It seems a new undergraduate blogger is sweeping the American Catholic millenial imagination (and computer screen). If I’ve been asked, “Have you heard of this ‘Bad Catholic’ blog?” once in the past month, I’ve been asked six or seven times. Authored at Patheos.com by blogger Marc Barnes, ‘Bad Catholic’ has more than 10,000 likes on its Facebook page, with undoubtedly thousands more blog followers. Focusing on issues in the contemporary Church, as well as bringing Catholicism and secular culture into conversation, Barnes’ blog has not only taken young Catholics by storm, but has sparked inter-religious debate and even been noticed by the likes of Jonathan Fitzgerald in the Wall Street Journal.
A college student, Barnes’ shares his views on topics as far ranging as politicization in the Church, virtue ethics, the theology of pop music, the philosophy of modesty, and religious pilgrimages, all from the perspective of a young Catholic in the modern world and frequently through the lens of natural law. But from the title of the blog, “Bad Catholic,” one can deduce some of Barnes’ self-understanding as a curious, young Catholic (though not “traditional” or “conservative,” per his piece, “Catholic, Nuff Said”), negotiating the Church and modern world by mingling the Catechism with Top 40s song lyrics, the Church Fathers with contemporary feminist theory. Continue reading
I was awestruck when I met Andrew Greeley in my second year as an assistant professor at the University of Arizona. My mom was devoted to Father Greeley’s columns in the Catholic press. Through my high school years, my father (a convert) was struggling with the reforms of Vatican II. To every query or qualm my mother intoned “Father Greeley says ….” and then paraphrased the latest column. My wife’s father read the columns aloud to her mother as she cooked after church. The tableau repeated in millions of Catholic homes.
Andy became my sociological godfather. He taught me that the quantitative sociologist’s work is not done when the statistics are correct; the work is not done until we figure out what they mean and communicate that meaning to our readers. I am sure my other mentors gave me that message, too, but Andy persisted until I got it. Our collaboration evolved as I got up to speed. Continue reading
One of the very first times I met Andy, I had to pick him up at his hotel and bring him to the Survey Research Center at UC Berkeley. He and my advisor Mike Hout were planning to spend the day crunching numbers. It was during that trip that they probably wrote the first draft of two, if not more, of their many co-authored pieces in the American Journal of Sociology or the American Sociological Review.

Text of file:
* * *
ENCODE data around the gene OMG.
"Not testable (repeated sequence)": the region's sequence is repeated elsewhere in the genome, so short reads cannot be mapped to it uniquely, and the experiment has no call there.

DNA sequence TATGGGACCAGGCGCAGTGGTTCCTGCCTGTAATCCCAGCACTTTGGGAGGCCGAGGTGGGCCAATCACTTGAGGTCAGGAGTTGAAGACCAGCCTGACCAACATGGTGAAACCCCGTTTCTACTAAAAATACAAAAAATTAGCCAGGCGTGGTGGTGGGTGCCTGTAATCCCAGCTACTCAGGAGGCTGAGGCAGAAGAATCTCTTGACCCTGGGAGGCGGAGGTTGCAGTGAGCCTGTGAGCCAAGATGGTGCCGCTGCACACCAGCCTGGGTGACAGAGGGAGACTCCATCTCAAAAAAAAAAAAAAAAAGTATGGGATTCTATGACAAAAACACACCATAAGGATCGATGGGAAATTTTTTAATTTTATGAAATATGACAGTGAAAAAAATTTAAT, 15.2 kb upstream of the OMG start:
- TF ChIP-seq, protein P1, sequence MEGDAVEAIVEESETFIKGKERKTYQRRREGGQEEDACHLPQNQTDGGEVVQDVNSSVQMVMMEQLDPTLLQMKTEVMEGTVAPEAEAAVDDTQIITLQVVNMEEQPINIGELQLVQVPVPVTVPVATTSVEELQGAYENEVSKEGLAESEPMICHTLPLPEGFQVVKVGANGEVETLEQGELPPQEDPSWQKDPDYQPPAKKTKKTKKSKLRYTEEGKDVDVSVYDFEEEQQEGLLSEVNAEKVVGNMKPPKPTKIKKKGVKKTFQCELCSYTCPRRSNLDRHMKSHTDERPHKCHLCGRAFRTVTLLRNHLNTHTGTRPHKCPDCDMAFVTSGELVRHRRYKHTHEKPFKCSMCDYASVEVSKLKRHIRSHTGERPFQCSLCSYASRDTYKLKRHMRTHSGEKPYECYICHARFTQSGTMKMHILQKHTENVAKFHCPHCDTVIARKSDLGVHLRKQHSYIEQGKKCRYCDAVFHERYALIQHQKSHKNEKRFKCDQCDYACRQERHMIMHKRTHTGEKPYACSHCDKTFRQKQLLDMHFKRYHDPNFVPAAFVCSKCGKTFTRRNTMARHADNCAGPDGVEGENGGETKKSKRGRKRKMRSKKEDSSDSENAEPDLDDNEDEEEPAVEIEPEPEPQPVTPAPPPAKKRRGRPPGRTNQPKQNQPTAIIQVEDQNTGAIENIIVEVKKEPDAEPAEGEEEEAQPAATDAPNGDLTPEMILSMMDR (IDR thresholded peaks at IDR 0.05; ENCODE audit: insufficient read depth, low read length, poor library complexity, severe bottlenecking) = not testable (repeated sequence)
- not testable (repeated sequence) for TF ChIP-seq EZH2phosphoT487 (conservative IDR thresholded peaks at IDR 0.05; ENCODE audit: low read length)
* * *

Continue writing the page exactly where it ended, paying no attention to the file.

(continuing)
When he came out to my car and got inside, he looked at the clock and gave a little start, “I didn’t realize it was that late!” (Andy hated to be late.) I said, in true Berkeley-graduate-student-style, “Oh, don’t worry about it. It is ten minutes fast. I set it that way so that I’m on time.” Andy’s response, “Well, that’s stupid!”
My clocks have been on time ever since. Continue reading
The first time I ever saw Andy Greeley’s name was on the cover of a book resting on my Irish-descended grandmother’s coffee table. It was not a work of sociology.
Two decades later, during graduate school at the University of Arizona, I encountered some of Andy’s sociological work, which Carol has nicely highlighted. I encountered Andy, too. (When I first mentioned meeting Andy to my mom, she smiled–Andy had been her graduation speaker at Mercy College some decades before. His influence spanned generations).
Despite his advanced years, and his “snowbird” identity of arriving in Arizona each year when the weather worked in his favor, Andy had a warm reputation inside the department. I occasionally heard rumors of weddings and baptisms he had done for students in past decades. This is no small thing, given that Andy’s sociology of religion had nearly as much verve aimed at the secularization theory of social scientists as that aimed at the tin-eared attitudes of Catholic bishops. I once saw Andy give a paper on Chicago’s ethnic tribes to our department’s weekly “brown bag,” a no-holds-barred forum for sociological work in progress. Andy was still on his game, and still held the audience’s interest, albeit using transparencies instead of the now-ubiquitous Powerpoint. Continue reading
I received a letter out of the blue from Andrew Greeley sometime in the late 1980s commenting on a book I had just published. As a postscript, he asked me if I wanted to see a yet unpublished work of his which, of course, I did want to see. Not to put too fine a point on it, within a few months I had on the floor of my study a pile of Xeroxed manuscripts of works “to be published” with approximate dates of their publication. When I joined the faculty of the University of Notre Dame in 1988 he invited me over to Chicago for lunch. It was then that I discovered that however pugnacious Andy was in print, he was reserved in person almost to the point of reticence. From that time until his terrible accident in 2008 I was the recipient of newsletters, books at Christmas, occasional exchanges of emails. And a few chance meetings when I would spy him on campus for football games. Continue reading
I am pleased to announce that our next few blog posts will be short reflections on Fr. Greeley from people who knew him. To avoid any unnecessary confusion: While most of these posts will show up under my byline (since I will be posting reflections sent or e-mailed to me), these are not my reflections and the actual writer’s name will be found in the post title. I hope you enjoy the reflections.